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  • British Naturalists Association

    Founded with the sole aim of promoting the study of all branches of Natural History and continues to do so to this day
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BNA Essex Branch

The contact address for this branch is:
The British Naturalists’ Association, BM 8129, London WC1N 3XX, UK
Tel: 0844 892 1817
Or alternatively by E-mail HERE

BNA Essex Branch Activities

The Branch is a local part of the British Naturalists’ Association which was founded over a hundred years ago in 1905. Local activities of the BNA also have a long pedigree, for example a Colchester Branch was set up in the early days of the Association, & later for many decades there was a very active Epping Forest BNA Branch. Today’s BNA Essex Branch represents the whole county.

There are a number of BNA activities which take place in Essex each year, – we welcome new members. There are wildlife walks & wildlife activities, & we have a number of expert leaders on different topics. To see what we have been doing look on our Reports page & to see what is coming up look on the Events page (but do look from time to time for events are added during the year). Also to keep in touch with BNA Essex activities, findings & Essex wildlife look on our regularly updated Twitter site : @essexbna.

Projects and Other Activities in Which to Become Involved

Danbury Ridge Living Landscape Butterfly Survey

John McCrindle is representing the BNA in the Essex Wildlife Trust Living Landscape initiative.  As part of the initiative he is carrying out a butterfly survey. Can you help?

See details Here >>

Coastal Survey at Brightlingsea & Colne Area

Brightlingsea Creek & the Colne Estuary & adjascent areas are classified as SSSI, SPA, SAC, Ramsar, National Nature Reserve & MCZ due to the wildlife importance of the area. BNA Essex carries out survey work in the area.

Equipment for Loan to BNA Essex Branch Members

We are keen to encourage our members to become actively involved in observing and recording wildlife. To that end we are currently considering purchasing a trail camera which can automatically switch on and record wildlife that passes in its vicinity.  This will be ideal for members to set up in their garden or other secure places to see what passes through in the hours of darkness.

 

The Structure of the County for its Wildlife

Essex sits on a bed of marine London clay that was smothered over a big part of the county by glacial till left by the glaciers of the Pleistocene Ice Ages. The chalky boulder clay of this is mostly found in the NW of the county petering out as it travelled pushed south & east beyond the centre of the county. Although Danbury Hill between Chelmsford & Maldon at 367 feet high seems high by Essex standards as a hill, it is an illusion for the county gradually rises to the highest point of 482 feet in the far NW of the county. The chalky boulder clay area of the NW supports a special flora including the Essex star flower the Oxslip & also Herb Paris & others in Shadwell Wood. Danbury Hill is covered  with a fantastic number of wildlife reserves, Danbury Common, Blakes Wood, Backwarden, Woodham Walton Common & others with a mix of heath, ancient bluebell woods, flower-rich meadows. To the east of the A12 lies Tiptree Heath with gorse, heather, birch, & being managed by grazing.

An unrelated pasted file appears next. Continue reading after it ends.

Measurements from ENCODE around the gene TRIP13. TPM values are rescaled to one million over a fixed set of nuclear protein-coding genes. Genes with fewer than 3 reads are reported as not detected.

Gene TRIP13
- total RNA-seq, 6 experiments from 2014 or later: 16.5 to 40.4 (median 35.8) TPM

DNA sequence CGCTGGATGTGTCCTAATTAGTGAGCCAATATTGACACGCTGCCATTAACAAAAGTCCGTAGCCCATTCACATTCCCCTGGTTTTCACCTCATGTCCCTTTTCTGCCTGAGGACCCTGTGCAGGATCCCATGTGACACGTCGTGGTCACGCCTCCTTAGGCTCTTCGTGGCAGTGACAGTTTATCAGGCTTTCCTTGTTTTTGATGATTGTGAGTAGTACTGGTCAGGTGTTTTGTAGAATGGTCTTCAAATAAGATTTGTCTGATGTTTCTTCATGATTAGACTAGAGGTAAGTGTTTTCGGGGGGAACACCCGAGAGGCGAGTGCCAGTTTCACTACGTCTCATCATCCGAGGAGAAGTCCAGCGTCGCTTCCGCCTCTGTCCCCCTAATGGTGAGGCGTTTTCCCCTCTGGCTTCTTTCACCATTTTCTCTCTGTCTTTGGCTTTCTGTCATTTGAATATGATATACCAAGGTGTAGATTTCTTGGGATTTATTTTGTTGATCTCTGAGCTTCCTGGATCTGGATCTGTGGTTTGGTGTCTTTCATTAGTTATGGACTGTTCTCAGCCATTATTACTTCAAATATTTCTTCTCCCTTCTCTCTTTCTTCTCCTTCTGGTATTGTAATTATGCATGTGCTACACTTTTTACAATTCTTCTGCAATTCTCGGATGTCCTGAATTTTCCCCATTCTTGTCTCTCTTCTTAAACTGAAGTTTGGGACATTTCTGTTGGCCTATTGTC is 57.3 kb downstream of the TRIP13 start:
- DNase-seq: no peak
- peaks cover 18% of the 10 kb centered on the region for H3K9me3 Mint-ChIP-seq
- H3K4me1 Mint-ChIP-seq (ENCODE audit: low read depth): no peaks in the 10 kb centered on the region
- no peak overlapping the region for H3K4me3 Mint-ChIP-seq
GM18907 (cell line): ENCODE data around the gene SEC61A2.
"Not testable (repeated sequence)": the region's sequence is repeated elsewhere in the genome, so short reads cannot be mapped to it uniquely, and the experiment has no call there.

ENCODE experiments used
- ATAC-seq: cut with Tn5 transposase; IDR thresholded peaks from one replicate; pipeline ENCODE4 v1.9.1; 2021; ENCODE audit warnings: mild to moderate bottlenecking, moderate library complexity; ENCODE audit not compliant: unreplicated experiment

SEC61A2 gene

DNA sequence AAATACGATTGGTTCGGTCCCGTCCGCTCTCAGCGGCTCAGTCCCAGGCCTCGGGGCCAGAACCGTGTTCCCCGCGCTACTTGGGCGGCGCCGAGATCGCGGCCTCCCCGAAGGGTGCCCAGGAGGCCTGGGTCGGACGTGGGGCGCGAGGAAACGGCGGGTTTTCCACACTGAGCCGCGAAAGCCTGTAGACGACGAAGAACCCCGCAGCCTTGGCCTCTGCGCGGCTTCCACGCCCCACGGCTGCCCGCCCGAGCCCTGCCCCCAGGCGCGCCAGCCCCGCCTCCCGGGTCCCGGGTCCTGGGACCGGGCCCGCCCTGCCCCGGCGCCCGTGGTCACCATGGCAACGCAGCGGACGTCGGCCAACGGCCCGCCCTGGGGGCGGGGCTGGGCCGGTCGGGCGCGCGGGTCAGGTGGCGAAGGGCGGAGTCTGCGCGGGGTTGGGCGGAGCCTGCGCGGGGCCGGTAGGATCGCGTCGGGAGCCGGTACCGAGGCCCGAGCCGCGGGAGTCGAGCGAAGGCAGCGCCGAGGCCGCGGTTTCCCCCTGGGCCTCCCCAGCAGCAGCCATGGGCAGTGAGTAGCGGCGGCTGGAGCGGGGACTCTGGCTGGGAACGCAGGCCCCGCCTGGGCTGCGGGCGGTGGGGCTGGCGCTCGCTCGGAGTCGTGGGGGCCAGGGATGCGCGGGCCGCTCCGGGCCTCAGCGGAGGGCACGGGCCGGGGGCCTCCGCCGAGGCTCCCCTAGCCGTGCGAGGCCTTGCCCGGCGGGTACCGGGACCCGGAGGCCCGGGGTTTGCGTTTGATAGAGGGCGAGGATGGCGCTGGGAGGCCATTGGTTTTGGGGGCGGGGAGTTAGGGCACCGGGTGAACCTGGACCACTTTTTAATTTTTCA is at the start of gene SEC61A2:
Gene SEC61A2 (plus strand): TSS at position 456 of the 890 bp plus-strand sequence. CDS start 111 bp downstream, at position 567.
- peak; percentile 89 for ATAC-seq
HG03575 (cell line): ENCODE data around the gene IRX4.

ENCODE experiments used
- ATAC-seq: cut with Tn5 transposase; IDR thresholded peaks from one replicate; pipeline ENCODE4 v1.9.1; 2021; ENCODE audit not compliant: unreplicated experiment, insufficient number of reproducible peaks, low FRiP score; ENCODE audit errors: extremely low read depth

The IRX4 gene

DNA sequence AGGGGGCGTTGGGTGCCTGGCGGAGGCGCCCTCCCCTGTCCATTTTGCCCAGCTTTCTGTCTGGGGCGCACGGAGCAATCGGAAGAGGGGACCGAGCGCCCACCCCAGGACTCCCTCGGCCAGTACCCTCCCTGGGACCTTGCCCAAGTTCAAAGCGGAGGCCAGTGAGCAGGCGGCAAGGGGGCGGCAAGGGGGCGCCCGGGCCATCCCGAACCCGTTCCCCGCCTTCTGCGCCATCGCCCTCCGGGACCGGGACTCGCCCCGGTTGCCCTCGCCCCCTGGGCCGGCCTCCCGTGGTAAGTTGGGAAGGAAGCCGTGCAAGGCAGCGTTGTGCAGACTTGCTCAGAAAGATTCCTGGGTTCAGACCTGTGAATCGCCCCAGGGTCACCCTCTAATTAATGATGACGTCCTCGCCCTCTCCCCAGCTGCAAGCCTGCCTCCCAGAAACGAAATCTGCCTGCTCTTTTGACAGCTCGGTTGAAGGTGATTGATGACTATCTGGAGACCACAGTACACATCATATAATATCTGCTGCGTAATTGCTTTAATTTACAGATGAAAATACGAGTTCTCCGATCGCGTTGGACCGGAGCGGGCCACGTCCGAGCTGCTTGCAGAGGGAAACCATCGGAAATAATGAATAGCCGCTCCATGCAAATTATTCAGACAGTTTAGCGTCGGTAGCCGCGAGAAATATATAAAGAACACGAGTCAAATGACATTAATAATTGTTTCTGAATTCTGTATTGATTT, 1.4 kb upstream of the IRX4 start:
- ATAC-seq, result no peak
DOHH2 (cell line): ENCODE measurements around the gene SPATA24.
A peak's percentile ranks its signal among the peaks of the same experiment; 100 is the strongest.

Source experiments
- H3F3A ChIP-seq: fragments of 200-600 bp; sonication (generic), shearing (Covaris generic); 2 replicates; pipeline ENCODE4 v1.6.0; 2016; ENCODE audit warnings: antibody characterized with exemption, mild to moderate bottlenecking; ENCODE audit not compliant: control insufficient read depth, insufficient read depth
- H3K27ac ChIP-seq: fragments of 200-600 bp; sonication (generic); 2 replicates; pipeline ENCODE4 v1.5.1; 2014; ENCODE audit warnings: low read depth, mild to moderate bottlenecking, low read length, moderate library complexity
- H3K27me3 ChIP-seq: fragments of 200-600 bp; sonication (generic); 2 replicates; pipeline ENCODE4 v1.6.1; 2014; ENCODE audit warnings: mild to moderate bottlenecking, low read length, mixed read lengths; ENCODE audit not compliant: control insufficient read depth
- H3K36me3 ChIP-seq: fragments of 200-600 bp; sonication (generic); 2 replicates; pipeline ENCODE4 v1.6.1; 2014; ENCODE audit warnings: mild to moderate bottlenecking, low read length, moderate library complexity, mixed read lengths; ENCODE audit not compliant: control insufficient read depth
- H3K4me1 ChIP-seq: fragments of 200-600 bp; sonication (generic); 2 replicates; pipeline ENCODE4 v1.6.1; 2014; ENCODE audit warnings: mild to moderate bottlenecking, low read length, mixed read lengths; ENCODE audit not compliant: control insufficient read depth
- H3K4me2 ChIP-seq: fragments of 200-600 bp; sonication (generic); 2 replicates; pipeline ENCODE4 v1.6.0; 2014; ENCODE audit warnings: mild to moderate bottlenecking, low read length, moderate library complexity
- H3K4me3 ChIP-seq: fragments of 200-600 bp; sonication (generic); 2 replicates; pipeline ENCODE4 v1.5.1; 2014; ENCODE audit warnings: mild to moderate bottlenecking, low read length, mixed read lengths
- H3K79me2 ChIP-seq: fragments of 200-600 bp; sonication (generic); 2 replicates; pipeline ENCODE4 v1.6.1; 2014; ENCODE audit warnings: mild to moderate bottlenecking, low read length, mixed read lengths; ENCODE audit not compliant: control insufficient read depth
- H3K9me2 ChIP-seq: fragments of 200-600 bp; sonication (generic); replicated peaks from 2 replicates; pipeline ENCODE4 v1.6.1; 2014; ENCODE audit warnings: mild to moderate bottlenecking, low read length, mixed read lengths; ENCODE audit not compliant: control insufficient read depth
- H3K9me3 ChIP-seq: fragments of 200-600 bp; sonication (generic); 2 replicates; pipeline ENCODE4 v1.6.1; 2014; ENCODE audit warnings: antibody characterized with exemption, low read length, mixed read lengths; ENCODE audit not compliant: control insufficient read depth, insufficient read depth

Epping Forest is the landscape of ancient pollards in the west of the county, & runs into the edges of London (which has eaten into the older shape of Essex). The county’s western boundary is largely marked by the River’s Lea & Stort, while the north boundary between Essex & Suffolk is marked by the Stour (with Constable Country to the east). The Thames & its estuary are the clear southern boundary with a character of its own containing remarkable habitats including Rainham Marshes.

Our ancient woodlands & forests of Epping Forest, Hainault Forest, Hatfield Forest, Writtle Forest & others are relics of their former legal medieval state as the Forest of Essex. There are numerous ancient woods in the county such as the cluster around Hockley Woods, Rayleigh, to others such as Norsey Wood & the former medieval swine park of Chalkney Wood in the north of the county.

Our coastline is the longest of any county in England, 350 miles of great habitats, from mudflats & saltmarsh of the Thames, Crouch, Blackwater & Colne & Stour estuaries & the inland “Secret Water” of Hamford Water behind the Naze, to low fossil-rich cliffs of Mersea Island & a bit taller ones at Walton-on-the-Naze & sandy beaches at Clacton. The coastal waters are host to massive influxes of wintering wildfowl & waders. Essex’s “Sunshine Coast” has the combination of lowest rainfall & more hours of sunshine for an area in the UK, making it a “Mediterranean” climate that supports coastal plants such as shrubby seablite.

Inland standing water has been formed in a dry county with the construction of Abberton & Hanningfield reservoirs which are both magnets for water birds.